Letters to the Editor: July 1, 2020

Letters+to+the+Editor%3A+July+1%2C+2020

An uplifting story 

What a wonderful, heartwarming headlining article about the father-son reunion written by Ellen Futterman in the June 17 edition of the Light!  I can’t begin to express how deeply touching this story was, especially welcomed coming at a time where all we seem to hear and read about is very upsetting, depressing news.  Hats off to the Light and all involved!

Linda Shore, Creve Coeur


CJL was important community resource

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I agree with those who have written to disapprove of the ending of the Federation’s Center for Jewish Learning (CJL). Many good points have been made.

It seems that we are using our resources more for buildings and facilities than for activities which will help our peoplehood survive. We name our buildings and spaces for people who have given a lot of money; we buy engraved bricks to pave gardens and line walls; that’s fine, and we’re grateful that we have those nice places. But physical artifacts are, in history, insignificant; a drive down Delmar Boulevard reveals several buildings which not long ago were synagogues, and in 40 years, our current buildings will likely be repurposed as well.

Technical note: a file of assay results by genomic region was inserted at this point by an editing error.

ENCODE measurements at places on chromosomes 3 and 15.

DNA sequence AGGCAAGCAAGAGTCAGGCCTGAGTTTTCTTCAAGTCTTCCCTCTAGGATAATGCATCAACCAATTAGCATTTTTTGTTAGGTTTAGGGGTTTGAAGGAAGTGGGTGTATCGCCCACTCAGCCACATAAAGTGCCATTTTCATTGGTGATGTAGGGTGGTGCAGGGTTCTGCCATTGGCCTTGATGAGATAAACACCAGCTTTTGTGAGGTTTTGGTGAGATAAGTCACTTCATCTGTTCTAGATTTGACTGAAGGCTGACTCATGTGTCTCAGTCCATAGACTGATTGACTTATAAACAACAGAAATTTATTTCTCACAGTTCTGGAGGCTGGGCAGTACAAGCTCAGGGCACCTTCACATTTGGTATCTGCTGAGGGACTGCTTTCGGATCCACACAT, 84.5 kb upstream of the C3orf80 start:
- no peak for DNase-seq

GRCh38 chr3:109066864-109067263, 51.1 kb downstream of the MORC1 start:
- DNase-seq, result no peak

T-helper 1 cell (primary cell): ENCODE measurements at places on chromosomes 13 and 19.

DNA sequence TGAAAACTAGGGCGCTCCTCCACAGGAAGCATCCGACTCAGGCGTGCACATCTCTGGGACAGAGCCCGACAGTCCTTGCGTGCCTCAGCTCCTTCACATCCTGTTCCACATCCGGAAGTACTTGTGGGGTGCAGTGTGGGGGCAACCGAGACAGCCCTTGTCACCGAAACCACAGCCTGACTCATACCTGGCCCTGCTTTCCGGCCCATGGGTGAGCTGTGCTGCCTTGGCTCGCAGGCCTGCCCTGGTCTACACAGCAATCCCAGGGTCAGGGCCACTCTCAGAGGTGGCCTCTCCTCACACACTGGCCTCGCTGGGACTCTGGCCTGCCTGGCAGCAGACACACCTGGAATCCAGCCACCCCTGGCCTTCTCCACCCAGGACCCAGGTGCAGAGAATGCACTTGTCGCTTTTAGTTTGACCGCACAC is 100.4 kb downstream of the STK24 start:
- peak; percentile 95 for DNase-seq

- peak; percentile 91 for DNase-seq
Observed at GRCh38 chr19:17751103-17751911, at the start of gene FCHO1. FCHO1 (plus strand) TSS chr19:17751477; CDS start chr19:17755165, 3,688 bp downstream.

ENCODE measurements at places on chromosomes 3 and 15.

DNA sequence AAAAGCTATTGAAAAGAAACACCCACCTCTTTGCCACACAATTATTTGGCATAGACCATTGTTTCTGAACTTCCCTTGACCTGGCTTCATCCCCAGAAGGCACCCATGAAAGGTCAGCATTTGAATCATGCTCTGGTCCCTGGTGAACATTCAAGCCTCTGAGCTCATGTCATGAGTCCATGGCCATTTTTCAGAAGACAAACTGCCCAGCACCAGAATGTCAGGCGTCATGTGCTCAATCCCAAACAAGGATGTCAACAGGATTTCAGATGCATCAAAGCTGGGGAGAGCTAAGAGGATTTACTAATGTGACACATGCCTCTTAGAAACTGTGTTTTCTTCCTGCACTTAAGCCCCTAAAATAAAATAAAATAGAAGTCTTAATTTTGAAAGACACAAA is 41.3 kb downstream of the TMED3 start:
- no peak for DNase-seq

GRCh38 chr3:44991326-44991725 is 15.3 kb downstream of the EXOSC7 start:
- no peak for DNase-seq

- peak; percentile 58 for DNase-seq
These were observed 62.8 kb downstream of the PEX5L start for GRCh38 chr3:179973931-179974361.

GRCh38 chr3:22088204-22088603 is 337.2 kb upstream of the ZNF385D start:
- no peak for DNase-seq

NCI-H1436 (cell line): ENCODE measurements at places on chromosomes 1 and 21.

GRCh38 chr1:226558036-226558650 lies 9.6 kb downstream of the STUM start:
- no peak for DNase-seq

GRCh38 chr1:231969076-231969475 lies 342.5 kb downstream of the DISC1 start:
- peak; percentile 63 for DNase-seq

One of the prime reasons given for discontinuing CJL is that its offerings duplicate congregational offerings. My personal interest is biblical Hebrew, and I had been attending a CJL class in that subject. Let me ask, then: Does your congregation offer serious education in biblical Hebrew? Or do we just leave that learning to seminaries and yeshivot, and let those who know it tell the rest of us what’s in the Tanach and our siddurim?

When the Second Temple was destroyed, some very wise rabbis determined that the future of the Jewish people, no longer having a place of its own, depended on education; apparently, they were right. Is it so different now? How can we justify our existence if we don’t know enough to argue for it?

Andy Curry, Creve Coeur


Newspaper space can be put to better use   

The June 4 letter from Michael Berg attacking Missouri’s new anti-BDS legislation should never have been published. First, the legislation clearly uses compromise language, so it passes Constitutional muster. Second, it helps fight against anti-Semitic boycotts on Jewish businesses that have plagued our people’s history. 

The following are some previous submissions by Mr. Berg to the Light

• Oct. 20, 2015 – vilifying Prime Minister Netanyahu for inaccurate comments about the former Mufti of Jerusalem being the instigator of the “Final Solution” but expressing no outrage that he actually shared Adolf Hitler’s murderous desires.